Who are the Tatars?

Indigenous people territories in modern Russian Federation

The Tatars find themselves among 100+ indigenous nations who populate the modern Russian Federation. Based on 2010 census Tatars form the largest non-Slavic ethnic group comprising of 3.9% of total population of Russian Federation.

Although the Tatars are scattered across the large areas within Russia, majority of them (about 7 million) reside in the  Republic of Tatarstan (the historic land of the modern Tatars). With its capital in Kazan, Tatarstan is a home and central focus of the Tatar (Volga or Kazan Tatars) culture, crafts and lifestyle.

The modern Tatars trace their roots to early nomads and Volga Bulgars who had settled in their indigenous territories (modern Tatarstan) in middle ages. After World War I, a vast group of the Volga Tatars migrated to the other parts of the world. These days, Tatar diasporas (comprising of roughly 3 million Tatars) are thriving in Finland, Australia, China, Belgium, USA, Canada, Ukraine, Afghanistan.

The Tatars speak the Tatar tongue (Altaic, Turkic language family) and have a culture, customs and traditions that are largely influenced by Islamic norms and mindsets. Tatars share language similarities and cultural origins with many Turkic-speaking ethnic groups. Based on lexicostatistical matrix of Turkic languages and according to the to recent article in Journal of Language Evolution, Tatar language exhibits more than 50% basic vocabulary similarities with at least 12 Turkic languages (Azeri, Bashkir, Crimean Tatars, Kazakh, Karachi, Khakas, Kyrgyz, Turkish, Turkmen, Tuvan, Uyghur, Uzbek). The modern written Tatar language is based on the Cyrillic script since 1938, prior to that it was in Latin and Arabic scripts, Uyghur writing and ancient Turkic runes.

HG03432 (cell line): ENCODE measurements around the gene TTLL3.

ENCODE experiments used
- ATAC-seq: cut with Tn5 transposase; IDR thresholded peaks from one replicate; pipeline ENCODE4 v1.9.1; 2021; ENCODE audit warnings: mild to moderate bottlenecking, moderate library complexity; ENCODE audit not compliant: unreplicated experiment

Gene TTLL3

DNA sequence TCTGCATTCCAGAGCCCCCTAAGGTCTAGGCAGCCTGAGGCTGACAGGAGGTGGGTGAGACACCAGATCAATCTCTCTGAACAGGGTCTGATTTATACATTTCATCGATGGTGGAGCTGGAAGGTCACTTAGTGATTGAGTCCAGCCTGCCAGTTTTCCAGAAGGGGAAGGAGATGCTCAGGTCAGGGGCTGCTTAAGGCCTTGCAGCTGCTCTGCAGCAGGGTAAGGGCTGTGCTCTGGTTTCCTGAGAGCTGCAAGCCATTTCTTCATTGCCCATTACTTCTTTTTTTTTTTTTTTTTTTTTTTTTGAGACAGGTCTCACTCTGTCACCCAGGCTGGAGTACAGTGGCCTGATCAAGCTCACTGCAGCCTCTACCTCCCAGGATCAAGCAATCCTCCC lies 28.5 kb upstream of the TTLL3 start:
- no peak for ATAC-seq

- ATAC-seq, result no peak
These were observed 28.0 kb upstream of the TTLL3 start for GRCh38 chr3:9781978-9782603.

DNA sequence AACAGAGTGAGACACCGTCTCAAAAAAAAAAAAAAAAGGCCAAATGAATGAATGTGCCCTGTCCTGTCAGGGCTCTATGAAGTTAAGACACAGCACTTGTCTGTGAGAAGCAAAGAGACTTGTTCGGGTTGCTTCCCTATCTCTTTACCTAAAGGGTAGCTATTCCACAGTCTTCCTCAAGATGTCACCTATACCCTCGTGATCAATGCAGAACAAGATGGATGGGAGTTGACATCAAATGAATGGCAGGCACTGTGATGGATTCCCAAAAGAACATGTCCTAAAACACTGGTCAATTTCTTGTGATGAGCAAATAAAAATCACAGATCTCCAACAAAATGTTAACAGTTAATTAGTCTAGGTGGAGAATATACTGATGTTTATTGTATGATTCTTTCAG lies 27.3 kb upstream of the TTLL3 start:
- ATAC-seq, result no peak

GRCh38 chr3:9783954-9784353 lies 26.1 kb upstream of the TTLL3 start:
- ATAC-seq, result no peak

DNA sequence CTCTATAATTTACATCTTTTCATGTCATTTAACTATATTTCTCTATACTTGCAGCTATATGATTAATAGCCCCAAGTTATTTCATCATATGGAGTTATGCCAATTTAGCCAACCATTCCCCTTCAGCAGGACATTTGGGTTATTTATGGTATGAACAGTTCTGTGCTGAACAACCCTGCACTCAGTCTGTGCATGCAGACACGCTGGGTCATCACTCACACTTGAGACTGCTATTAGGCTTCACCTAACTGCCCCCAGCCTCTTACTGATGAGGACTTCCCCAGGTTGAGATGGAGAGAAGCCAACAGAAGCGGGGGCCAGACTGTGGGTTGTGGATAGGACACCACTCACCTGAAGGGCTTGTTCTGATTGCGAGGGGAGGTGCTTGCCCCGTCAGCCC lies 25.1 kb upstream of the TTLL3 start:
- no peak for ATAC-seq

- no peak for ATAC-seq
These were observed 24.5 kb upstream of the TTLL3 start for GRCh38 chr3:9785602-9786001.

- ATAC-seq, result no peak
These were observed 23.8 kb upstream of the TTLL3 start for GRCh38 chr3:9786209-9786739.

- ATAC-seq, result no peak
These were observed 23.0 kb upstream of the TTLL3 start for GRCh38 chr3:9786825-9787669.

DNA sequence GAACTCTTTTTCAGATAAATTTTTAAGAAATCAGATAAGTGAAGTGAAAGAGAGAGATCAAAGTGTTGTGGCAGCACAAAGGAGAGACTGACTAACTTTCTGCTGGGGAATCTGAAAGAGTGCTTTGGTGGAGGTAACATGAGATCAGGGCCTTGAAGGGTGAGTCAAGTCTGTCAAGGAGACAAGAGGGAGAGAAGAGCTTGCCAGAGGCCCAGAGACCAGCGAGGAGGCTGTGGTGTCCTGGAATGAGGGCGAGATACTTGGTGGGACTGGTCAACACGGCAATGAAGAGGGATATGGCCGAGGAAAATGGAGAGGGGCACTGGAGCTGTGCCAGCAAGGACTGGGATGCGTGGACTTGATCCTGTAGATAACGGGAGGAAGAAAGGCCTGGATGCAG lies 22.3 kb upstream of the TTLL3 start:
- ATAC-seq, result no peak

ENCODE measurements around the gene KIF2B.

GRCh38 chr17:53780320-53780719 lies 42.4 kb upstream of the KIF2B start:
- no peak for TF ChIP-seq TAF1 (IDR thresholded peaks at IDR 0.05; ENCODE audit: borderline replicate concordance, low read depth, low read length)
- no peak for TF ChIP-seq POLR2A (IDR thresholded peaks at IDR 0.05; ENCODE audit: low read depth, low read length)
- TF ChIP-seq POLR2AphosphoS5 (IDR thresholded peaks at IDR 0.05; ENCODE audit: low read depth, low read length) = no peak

Tatar language is utilized actively by rural residents of Tatarstan. The urban residents tend to favor Russian, leaving Tatar language to deteriorate. Unpopularity of Tatar language in modern Tatarstan can be partially explained by language education policies of Russian Federation. Reduction of indigenous languages instruction and increase of Russian and English languages instructions are the current strategies. The absence of the alternatives of GED/SAT/ACT tests in native/Tatar language is also are contributing factor for Tatar language to be assumed as inferior and “not useful”. 

Below are some images of Tatar girls of 19th, 20th and 21st centuries who are pictured wearing Tatar traditional outwear. You can view more modern Tatar types in this video or enjoy Tatar folk tunes and colorful Tatar ethnic costumes while watching this traditional Tatar folk dance.

Tatar girl of mid-19th century (J.Frost)
of early 20th century
(D. Zalyaletdinov)
of Soviet 1970ies. Mosaic mural by S.Bubenov
of early 21st century

One comment on “Who are the Tatars?

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